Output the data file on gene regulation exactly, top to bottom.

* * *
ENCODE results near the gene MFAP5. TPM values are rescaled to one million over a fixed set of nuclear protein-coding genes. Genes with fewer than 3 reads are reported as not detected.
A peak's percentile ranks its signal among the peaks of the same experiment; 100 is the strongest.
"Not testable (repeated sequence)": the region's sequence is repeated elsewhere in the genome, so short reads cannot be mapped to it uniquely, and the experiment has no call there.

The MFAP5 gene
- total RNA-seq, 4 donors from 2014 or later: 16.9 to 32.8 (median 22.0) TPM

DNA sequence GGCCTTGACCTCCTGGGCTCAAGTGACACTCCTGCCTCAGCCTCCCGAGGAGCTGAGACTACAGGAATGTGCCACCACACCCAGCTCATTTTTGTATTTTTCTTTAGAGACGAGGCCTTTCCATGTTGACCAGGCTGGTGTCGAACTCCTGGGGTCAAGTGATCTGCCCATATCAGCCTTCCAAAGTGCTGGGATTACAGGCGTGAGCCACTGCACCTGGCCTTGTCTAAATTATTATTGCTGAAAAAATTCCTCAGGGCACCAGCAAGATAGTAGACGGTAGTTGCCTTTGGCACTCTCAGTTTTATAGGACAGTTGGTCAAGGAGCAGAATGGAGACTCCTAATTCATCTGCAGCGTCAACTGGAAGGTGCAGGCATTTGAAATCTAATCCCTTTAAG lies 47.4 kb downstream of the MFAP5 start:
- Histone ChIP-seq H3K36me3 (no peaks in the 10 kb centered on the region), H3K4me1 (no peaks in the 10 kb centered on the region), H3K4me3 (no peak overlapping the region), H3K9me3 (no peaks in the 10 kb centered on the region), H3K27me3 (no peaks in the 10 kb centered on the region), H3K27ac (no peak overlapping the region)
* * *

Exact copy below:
ENCODE results near the gene MFAP5. TPM values are rescaled to one million over a fixed set of nuclear protein-coding genes. Genes with fewer than 3 reads are reported as not detected.
A peak's percentile ranks its signal among the peaks of the same experiment; 100 is the strongest.
"Not testable (repeated sequence)": the region's sequence is repeated elsewhere in the genome, so short reads cannot be mapped to it uniquely, and the experiment has no call there.

The MFAP5 gene
- total RNA-seq, 4 donors from 2014 or later: 16.9 to 32.8 (median 22.0) TPM

DNA sequence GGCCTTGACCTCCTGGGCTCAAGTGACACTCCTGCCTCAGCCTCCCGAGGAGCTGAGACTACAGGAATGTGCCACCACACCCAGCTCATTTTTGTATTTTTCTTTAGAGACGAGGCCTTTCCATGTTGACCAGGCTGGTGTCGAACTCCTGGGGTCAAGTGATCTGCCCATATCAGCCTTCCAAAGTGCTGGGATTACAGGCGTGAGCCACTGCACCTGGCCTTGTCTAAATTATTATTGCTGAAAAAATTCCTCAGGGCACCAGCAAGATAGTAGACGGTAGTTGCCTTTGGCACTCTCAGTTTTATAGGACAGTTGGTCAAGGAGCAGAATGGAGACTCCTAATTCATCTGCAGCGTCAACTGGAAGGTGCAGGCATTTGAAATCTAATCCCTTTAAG lies 47.4 kb downstream of the MFAP5 start:
- Histone ChIP-seq H3K36me3 (no peaks in the 10 kb centered on the region), H3K4me1 (no peaks in the 10 kb centered on the region), H3K4me3 (no peak overlapping the region), H3K9me3 (no peaks in the 10 kb centered on the region), H3K27me3 (no peaks in the 10 kb centered on the region), H3K27ac (no peak overlapping the region)